He was the younger brother of a more famous performer, but it is perfectly possible that Jerry Van Dyke was the sibling whose work you knew or liked best.
On and off television from the early 1960s to 2015, including eight seasons of "Coach" and a late-career recurring role on "The Middle," Van Dyke, who died Friday at age 86, may have shared a name and DNA with the star of "Bye, Bye, Birdie," "Mary Poppins" and, of course, "The Dick Van Dyke Show."
But he was an original, not a knock-off, funny and charming — funny and testy, later — in ways unmistakably his own.
The Van Dykes hailed from Danville, Ill., in the rural Midwest, and compared to Dick's bright-eyed, polished persona, Jerry kept something of the country about him — he was a dropper of Gs, a user of "ain't." His manner was softer than that of his older brother, sweet and sleepy and a little slow — boyish even when, in later years, his body had grown thick and creaky. Young and old, his comedy — much the same when he was being interviewed as when he was reading lines — was a tangle of unfinished sentences and abandoned thoughts, of enthusiasm tripping over hesitation.
Van Dyke began as a comedian while still in high school. He twice won the All Air Force Talent Show and traveled with the institution's Tops in Blue entertainment unit. Such details, along with his propensity to sleepwalk, were adapted into his first acting job, in 1962, as a guest on "The Dick Van Dyke Show," memorably playing Rob Petrie's shy, banjo-playing military-vet brother, Stacey. (It also gave him an opportunity, as other shows subsequently would, to perform bits of his stage act.)
The young actor was reportedly offered and turned down the role of Gilligan on "Gilligan's Island," which, after all, might have led to Bob Denver's career. The sitcom he did take, the short-lived reincarnation comedy "My Mother the Car," whose name perfectly explains its premise, is sometimes used to characterize television at its nadir — at times by Van Dyke himself. (I say "short-lived," but in the 1965-66 season, that was enough to produce 30 episodes.)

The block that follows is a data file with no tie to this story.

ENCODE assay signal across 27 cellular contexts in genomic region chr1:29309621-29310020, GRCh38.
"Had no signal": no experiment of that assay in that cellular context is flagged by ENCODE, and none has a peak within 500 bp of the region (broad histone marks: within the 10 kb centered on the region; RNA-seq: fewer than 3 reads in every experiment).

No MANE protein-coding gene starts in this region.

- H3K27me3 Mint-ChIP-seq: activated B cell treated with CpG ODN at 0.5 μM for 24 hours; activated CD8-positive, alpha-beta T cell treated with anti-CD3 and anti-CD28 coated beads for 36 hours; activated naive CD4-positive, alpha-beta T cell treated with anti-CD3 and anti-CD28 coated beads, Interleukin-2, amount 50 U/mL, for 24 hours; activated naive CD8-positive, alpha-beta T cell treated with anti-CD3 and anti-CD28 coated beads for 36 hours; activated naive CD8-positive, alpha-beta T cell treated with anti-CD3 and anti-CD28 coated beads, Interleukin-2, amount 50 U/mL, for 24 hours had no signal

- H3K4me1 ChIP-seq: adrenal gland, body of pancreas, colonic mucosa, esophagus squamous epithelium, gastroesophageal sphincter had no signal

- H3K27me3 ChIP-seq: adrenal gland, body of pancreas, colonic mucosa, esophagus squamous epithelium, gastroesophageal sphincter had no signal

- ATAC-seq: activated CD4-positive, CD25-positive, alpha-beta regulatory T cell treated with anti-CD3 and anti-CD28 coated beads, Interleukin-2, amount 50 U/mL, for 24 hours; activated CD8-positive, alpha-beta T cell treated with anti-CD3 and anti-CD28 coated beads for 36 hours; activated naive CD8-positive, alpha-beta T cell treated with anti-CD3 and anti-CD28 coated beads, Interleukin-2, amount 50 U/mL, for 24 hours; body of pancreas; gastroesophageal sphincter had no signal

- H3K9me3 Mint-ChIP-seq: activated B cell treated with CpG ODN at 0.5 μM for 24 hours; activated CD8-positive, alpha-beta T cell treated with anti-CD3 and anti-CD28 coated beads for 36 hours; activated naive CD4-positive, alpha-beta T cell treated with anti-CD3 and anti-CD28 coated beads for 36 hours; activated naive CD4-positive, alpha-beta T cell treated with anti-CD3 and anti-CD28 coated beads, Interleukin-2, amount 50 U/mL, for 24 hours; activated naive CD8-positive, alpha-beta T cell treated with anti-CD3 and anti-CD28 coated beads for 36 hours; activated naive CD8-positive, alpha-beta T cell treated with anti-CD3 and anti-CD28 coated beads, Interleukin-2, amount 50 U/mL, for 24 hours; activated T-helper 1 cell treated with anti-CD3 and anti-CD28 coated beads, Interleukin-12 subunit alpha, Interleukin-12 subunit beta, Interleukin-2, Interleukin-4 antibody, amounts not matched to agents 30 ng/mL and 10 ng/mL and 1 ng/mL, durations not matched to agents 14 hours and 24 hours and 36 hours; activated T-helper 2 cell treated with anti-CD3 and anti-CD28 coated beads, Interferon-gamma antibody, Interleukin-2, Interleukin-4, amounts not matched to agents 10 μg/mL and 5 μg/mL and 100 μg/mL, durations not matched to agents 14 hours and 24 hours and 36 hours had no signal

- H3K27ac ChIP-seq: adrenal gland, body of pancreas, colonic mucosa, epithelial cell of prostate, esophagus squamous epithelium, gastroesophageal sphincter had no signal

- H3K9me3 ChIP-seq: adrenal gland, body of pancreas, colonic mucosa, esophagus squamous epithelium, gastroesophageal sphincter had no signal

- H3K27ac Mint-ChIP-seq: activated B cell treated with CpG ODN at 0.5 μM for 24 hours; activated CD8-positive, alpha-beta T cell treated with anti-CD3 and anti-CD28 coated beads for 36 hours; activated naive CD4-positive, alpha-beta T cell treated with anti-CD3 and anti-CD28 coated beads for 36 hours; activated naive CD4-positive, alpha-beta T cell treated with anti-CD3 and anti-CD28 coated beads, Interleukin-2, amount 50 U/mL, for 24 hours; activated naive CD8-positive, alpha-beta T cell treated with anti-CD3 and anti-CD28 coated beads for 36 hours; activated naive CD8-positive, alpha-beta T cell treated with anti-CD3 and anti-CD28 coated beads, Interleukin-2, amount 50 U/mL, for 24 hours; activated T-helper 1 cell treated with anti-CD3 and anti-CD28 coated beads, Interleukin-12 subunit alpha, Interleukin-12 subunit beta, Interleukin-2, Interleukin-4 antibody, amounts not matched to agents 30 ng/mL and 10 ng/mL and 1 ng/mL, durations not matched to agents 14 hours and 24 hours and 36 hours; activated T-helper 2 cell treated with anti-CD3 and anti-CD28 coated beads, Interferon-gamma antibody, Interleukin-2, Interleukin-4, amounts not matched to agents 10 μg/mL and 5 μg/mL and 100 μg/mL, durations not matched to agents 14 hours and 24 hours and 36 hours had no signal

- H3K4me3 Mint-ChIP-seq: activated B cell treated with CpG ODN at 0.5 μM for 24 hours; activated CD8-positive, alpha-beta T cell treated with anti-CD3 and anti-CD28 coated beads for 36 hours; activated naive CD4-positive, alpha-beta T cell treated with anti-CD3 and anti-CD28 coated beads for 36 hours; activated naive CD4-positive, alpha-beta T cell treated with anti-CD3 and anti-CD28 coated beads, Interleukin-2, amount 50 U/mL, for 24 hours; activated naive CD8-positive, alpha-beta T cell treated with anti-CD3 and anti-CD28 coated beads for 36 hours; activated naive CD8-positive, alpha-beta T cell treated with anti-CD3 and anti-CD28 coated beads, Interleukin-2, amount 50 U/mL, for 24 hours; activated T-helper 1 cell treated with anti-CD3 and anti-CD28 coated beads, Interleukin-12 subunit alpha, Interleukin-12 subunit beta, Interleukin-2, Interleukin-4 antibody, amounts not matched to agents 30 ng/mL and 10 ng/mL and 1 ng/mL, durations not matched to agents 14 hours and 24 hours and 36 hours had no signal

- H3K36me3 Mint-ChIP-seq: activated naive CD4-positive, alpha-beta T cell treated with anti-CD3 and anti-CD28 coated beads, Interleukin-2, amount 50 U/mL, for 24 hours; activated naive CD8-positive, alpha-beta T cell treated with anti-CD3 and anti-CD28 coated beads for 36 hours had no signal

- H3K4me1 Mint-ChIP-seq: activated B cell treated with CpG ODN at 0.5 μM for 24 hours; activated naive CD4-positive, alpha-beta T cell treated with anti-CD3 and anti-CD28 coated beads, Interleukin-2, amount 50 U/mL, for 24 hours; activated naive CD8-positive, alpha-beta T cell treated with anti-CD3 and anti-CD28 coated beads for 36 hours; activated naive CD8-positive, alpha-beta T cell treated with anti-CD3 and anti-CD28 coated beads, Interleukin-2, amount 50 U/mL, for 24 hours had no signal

Watching it now, one would say it is rather strange — oddly Oedipal, to start — but not uninteresting, and Van Dyke is appealingly low-key in the role of the son whose mother is a car. (Co-creator Allan Burns, who claims it was a satire aimed at other supernatural comedies of the day, like "Mr. Ed" and "My Favorite Martian," later co-created "The Mary Tyler Moore Show" with "My Mother the Car" writer James L. Brooks.)
In the 1960s, Van Dyke came on as a good-looking, clean-cut, second-tier leading man type upon whom bets were repeatedly cast. He had parts in movies, including John Wayne's "McLintock!"; hosted a summer-replacement celebrity game show, "Picture This," in 1963; and the same year was a regular on "The Judy Garland Show" for its first 10 episodes. His notices for the Garland show were apparently bad, and he disappeared from the cast, but clips reveal him to be winning and natural — too natural for the time, possibly.
After "My Mother the Car," there was "Accidental Family" (1967), also short-lived, with the great Lois Nettleton, in which he played a nightclub comic and single father (again using his stage act). A show about a Las Vegas comedian may not have been the best fit, culturally, for the fall after the Summer of Love; it lasted only until January.
For whatever reasons, nothing connected.
In the 1970s and '80s, Van Dyke continued to work nightclubs and make television guest appearances — including two on "The Mary Tyler Moore Show," on which he once again played an aspiring comedian and where he kissed his brother's former television wife. (It will be a slightly disturbing moment for some of you.)
But it wasn't until ABC's "Coach" came along in 1989 that he found his defining, and longest-lasting role. As assistant football coach Luther Van Dam, a part written for him by series creator Barry Kemp and which offered Van Dyke plenty of space to bumble, he earned four Emmy nominations.
That recognition came late, when he was already in his late 50s, did not bother him.
"You make it older, it's easier, because you [don't] have to worry — I'd probably have screwed it up anyway if I'd made it," he told David Letterman in 1994. "But you make it as an older [person], then people know you as being older…. If I'd had made it earlier, people would say, 'Look how old he's got.' So I was old going in. I want to be like Walter Brennan; no one ever said, 'Walter Brennan's gotten old.' He was born old."
After "Coach," he embraced old, playing fathers and grandfathers and eccentric duffers, as a guest or recurring player on series including "Yes, Dear," "Teen Angel," "My Name Is Earl" and "Raising Hope." Best of all, and last of all, were his appearances on "The Middle" as Tag Spence, the father of Patricia Heaton's Frankie Heck.
Marsha Mason played his wife, and, closing a circle, Dick Van Dyke appeared as Tag's estranged brother in the 2015 episode "Two of a Kind" — also the title of the song the Van Dykes sing under the closing credits.
As a sentiment, it was sweet, and as a moment, moving. (It's Jerry's last performance, and the brothers' last work together.) But that title is misleading: There was Dick, and there was Jerry Van Dyke, and there was never any mistaking the two. Each was one of a kind.
Follow Robert Lloyd on Twitter @LATimesTVLloyd